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Compare and Contrast



1.         Buddhism and Hinduism are alike in many ways, one of which is the fact that they are both polytheistic. Some of the key Bodhisattvas of the Buddhist religion are Manjushri (Bodhisattvas of Wisdom) and Avalokiteshvara (Bodhisattvas of Compassion). Similarly, in Hindu Polytheism there are three major deities: Vishnu (God of Order), Shiva (God of Destruction and Reproduction), and Maha-Devi (The Great Goddess) 
 
2.         Buddhism and Hinduism both hold beliefs in Samsara. This is the idea of a cycle of birth and rebirth. There is a way to break the cycle and that is a belief in the concept of achieving Moksha. This is the idea that one can reach freedom from Samsara and therefore birth, death, rebirth, re-death, and so on.
 
3.         In Hinduism there are 16 total distinct rites of passage each person is supposed to perform through out their life. The Ashrama, or four stages of life, could be considered the most important. These four stages are:
     1) Student
     2) Householder (family, marriage, children, prosperity)
     3) Forest Dweller (children have children and you give up the household life and live            as a hermit)
     4) Sannyasin (completely separated from the world and your family)
 
In Buddhism, since it is more of a guideline for how you should live your life, has three parts that lead to your enlightenment. These are not so much rites of passage as much as they are three steps that one must accomplish to reach enlightenment. These three steps are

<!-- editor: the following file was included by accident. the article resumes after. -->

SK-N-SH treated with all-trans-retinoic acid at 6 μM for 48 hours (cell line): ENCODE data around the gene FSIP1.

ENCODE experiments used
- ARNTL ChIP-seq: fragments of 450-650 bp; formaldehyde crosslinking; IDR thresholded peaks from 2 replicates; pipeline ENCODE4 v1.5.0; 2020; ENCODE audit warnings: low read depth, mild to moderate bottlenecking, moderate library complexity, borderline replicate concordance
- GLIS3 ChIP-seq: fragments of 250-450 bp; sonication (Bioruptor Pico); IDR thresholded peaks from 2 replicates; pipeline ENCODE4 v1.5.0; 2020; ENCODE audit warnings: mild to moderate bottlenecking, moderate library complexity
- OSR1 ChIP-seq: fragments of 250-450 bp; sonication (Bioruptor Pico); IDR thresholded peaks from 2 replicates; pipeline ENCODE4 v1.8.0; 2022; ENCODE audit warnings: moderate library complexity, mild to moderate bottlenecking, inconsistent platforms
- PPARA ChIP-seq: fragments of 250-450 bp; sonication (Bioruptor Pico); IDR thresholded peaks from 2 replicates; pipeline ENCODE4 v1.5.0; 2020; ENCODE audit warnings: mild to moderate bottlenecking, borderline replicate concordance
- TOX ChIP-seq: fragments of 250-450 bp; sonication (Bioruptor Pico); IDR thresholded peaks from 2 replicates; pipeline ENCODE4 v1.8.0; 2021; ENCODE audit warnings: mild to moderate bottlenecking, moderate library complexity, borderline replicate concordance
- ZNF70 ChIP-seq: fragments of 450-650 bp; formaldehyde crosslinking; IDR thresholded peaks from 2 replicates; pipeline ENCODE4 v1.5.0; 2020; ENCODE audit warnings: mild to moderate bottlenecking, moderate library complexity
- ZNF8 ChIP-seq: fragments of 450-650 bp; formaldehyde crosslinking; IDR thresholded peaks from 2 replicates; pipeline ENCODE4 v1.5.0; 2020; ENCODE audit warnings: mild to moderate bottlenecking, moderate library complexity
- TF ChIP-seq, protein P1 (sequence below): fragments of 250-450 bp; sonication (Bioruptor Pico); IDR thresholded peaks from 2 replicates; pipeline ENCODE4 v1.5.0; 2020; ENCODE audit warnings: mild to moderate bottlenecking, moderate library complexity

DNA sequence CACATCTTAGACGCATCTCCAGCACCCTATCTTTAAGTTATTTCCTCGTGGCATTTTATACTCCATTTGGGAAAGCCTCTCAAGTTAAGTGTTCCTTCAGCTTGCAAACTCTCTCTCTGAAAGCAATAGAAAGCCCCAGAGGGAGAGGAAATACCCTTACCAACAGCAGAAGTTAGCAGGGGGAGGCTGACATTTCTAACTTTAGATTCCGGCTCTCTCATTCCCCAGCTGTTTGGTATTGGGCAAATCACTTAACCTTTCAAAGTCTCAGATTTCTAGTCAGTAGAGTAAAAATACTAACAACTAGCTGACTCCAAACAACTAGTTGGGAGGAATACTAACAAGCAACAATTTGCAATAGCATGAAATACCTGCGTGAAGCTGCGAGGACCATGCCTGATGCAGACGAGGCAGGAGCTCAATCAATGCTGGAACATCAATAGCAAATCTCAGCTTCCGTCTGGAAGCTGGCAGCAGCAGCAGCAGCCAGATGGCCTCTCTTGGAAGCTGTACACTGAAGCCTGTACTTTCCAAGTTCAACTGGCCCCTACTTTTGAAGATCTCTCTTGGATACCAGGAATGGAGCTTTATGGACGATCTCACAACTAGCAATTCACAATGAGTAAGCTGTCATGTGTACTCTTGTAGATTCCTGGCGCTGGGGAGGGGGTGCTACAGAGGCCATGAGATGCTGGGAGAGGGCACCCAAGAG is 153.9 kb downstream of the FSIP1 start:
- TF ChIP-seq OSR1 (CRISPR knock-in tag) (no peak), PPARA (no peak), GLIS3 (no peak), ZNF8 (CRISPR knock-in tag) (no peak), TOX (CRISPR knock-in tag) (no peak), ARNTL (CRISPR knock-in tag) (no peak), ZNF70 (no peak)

1) Becoming aware of Samsara and previous lives
     2) Becoming aware of Karma and the past lives of others such as: animals, gods, goddesses, demons, angels, etc.
     3) Becoming aware of Moksha and how to escape rebirth
 
4.         In Hinduism, Krishna, plays a big role as he is the Supreme Person. Krishna is the speaker of the Bhagavad-gita, which is recognized as a holy book of wisdom. There is an annual Pan-Indian festival that takes place in celebration of Krishna. During this celebration, performances take place re-enacting scenes of Krishna's life and all cast restrictions are ignored while this spring festival takes place. 
Buddhism began with Shakyamuni Buddha, also named Gautama. He was born into the ruling family of the Shakya clan. He was said to have been able to walk and speak right after birth. Astrologers told his parents that he would become the greatest conqueror of the world or the greatest spiritual being of the world. So one day Gautama was displeased with being shielded from the world and went out of the palace walls. What he saw displeased him and eventually resulted in his decision so abandon his life of luxury and furthermore leading him to the three nights of enlightenment. This is when Gautama became aware of Samsara, Karma, and Moksha and how he became the Buddha.
 
5.         According to Hinduism, there are these laws of Manu. This is a way of action or Karma. Manu expressed his religious ideas vividly in a legal code. This idea of Karma is a belief of certain effects for particular actions. Therefore making Hindus strive to be good to one another to ensure good Karma. This idea of Karma is the same in the Buddhist religion. Where these two religions differ is in the aspect of a caste system. Where in Buddhism there is no caste or rank system, Hindus believe in a social hierarchy, and because of this social construct no intermarriage between castes is permitted.